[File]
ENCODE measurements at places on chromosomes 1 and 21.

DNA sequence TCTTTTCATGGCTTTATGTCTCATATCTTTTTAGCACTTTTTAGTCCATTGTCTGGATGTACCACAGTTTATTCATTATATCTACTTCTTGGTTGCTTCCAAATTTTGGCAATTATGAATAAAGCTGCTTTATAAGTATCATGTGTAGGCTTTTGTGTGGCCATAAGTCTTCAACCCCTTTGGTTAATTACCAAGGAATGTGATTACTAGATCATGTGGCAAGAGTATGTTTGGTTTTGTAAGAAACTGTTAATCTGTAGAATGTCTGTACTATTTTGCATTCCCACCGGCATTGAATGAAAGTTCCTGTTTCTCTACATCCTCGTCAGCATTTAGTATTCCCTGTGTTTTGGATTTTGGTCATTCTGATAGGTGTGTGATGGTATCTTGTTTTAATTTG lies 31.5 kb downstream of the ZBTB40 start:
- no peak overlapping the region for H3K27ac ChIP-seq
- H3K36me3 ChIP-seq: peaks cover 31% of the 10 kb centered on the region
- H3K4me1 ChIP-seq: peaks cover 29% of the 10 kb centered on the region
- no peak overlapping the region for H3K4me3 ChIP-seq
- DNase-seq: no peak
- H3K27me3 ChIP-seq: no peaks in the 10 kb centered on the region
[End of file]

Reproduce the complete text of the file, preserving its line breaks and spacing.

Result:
ENCODE measurements at places on chromosomes 1 and 21.

DNA sequence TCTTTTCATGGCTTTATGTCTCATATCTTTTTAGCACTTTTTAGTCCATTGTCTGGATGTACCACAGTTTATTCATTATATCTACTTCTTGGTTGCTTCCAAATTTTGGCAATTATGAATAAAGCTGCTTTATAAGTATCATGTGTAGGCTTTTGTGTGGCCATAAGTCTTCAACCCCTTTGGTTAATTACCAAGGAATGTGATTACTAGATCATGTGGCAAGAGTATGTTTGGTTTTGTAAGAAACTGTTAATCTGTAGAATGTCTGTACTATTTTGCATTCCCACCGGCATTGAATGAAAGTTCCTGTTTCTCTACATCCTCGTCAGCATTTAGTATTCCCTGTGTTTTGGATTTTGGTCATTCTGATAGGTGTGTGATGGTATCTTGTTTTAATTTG lies 31.5 kb downstream of the ZBTB40 start:
- no peak overlapping the region for H3K27ac ChIP-seq
- H3K36me3 ChIP-seq: peaks cover 31% of the 10 kb centered on the region
- H3K4me1 ChIP-seq: peaks cover 29% of the 10 kb centered on the region
- no peak overlapping the region for H3K4me3 ChIP-seq
- DNase-seq: no peak
- H3K27me3 ChIP-seq: no peaks in the 10 kb centered on the region